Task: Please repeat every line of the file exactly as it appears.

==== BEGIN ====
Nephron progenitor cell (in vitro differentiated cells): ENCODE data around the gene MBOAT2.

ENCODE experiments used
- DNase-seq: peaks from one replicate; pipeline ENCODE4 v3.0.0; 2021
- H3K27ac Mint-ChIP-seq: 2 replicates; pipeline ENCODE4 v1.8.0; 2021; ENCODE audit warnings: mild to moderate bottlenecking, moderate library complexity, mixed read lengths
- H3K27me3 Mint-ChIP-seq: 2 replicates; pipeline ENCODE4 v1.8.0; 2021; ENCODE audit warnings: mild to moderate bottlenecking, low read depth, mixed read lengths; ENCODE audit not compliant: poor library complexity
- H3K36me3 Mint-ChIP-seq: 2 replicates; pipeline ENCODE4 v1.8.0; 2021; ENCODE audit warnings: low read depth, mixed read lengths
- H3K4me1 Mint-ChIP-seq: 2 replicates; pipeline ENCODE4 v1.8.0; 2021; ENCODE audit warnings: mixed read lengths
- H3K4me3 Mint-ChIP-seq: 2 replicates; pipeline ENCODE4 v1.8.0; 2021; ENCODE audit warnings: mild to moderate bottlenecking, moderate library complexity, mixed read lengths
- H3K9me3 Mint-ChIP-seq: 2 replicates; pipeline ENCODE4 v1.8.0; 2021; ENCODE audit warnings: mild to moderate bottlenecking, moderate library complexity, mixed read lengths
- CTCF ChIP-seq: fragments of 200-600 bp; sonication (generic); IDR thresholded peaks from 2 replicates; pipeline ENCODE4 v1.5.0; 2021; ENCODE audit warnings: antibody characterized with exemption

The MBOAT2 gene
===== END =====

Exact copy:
Nephron progenitor cell (in vitro differentiated cells): ENCODE data around the gene MBOAT2.

ENCODE experiments used
- DNase-seq: peaks from one replicate; pipeline ENCODE4 v3.0.0; 2021
- H3K27ac Mint-ChIP-seq: 2 replicates; pipeline ENCODE4 v1.8.0; 2021; ENCODE audit warnings: mild to moderate bottlenecking, moderate library complexity, mixed read lengths
- H3K27me3 Mint-ChIP-seq: 2 replicates; pipeline ENCODE4 v1.8.0; 2021; ENCODE audit warnings: mild to moderate bottlenecking, low read depth, mixed read lengths; ENCODE audit not compliant: poor library complexity
- H3K36me3 Mint-ChIP-seq: 2 replicates; pipeline ENCODE4 v1.8.0; 2021; ENCODE audit warnings: low read depth, mixed read lengths
- H3K4me1 Mint-ChIP-seq: 2 replicates; pipeline ENCODE4 v1.8.0; 2021; ENCODE audit warnings: mixed read lengths
- H3K4me3 Mint-ChIP-seq: 2 replicates; pipeline ENCODE4 v1.8.0; 2021; ENCODE audit warnings: mild to moderate bottlenecking, moderate library complexity, mixed read lengths
- H3K9me3 Mint-ChIP-seq: 2 replicates; pipeline ENCODE4 v1.8.0; 2021; ENCODE audit warnings: mild to moderate bottlenecking, moderate library complexity, mixed read lengths
- CTCF ChIP-seq: fragments of 200-600 bp; sonication (generic); IDR thresholded peaks from 2 replicates; pipeline ENCODE4 v1.5.0; 2021; ENCODE audit warnings: antibody characterized with exemption

The MBOAT2 gene